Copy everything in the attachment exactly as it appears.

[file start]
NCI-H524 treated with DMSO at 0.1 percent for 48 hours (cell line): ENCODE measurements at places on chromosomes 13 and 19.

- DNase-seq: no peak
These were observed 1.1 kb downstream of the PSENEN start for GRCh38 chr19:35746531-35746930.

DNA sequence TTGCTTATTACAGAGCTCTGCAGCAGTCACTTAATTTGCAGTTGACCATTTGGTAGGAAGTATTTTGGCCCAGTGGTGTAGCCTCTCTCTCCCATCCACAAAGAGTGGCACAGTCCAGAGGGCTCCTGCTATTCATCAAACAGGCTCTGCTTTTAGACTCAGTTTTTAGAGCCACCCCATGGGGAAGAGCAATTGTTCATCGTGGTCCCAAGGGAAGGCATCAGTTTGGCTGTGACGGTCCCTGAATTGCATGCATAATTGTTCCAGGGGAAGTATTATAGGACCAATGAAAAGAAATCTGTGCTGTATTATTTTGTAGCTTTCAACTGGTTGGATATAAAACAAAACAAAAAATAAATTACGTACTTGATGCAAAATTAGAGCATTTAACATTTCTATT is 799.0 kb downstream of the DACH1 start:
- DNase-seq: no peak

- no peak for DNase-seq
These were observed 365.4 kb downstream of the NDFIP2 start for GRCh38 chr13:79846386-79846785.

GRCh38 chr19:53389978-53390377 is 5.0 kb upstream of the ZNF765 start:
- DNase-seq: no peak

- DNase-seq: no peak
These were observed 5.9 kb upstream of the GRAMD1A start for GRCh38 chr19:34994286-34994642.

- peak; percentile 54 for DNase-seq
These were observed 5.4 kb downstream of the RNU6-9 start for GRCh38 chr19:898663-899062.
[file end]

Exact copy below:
NCI-H524 treated with DMSO at 0.1 percent for 48 hours (cell line): ENCODE measurements at places on chromosomes 13 and 19.

- DNase-seq: no peak
These were observed 1.1 kb downstream of the PSENEN start for GRCh38 chr19:35746531-35746930.

DNA sequence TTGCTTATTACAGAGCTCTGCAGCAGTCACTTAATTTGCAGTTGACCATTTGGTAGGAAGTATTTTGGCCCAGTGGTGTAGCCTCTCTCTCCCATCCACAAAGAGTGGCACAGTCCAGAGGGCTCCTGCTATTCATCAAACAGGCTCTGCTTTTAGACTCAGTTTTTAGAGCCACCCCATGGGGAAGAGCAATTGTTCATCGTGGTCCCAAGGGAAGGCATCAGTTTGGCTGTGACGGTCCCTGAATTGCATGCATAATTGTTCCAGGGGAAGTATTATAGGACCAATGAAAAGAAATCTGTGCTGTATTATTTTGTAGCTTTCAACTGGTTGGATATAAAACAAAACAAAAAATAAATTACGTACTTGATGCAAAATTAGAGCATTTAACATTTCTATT is 799.0 kb downstream of the DACH1 start:
- DNase-seq: no peak

- no peak for DNase-seq
These were observed 365.4 kb downstream of the NDFIP2 start for GRCh38 chr13:79846386-79846785.

GRCh38 chr19:53389978-53390377 is 5.0 kb upstream of the ZNF765 start:
- DNase-seq: no peak

- DNase-seq: no peak
These were observed 5.9 kb upstream of the GRAMD1A start for GRCh38 chr19:34994286-34994642.

- peak; percentile 54 for DNase-seq
These were observed 5.4 kb downstream of the RNU6-9 start for GRCh38 chr19:898663-899062.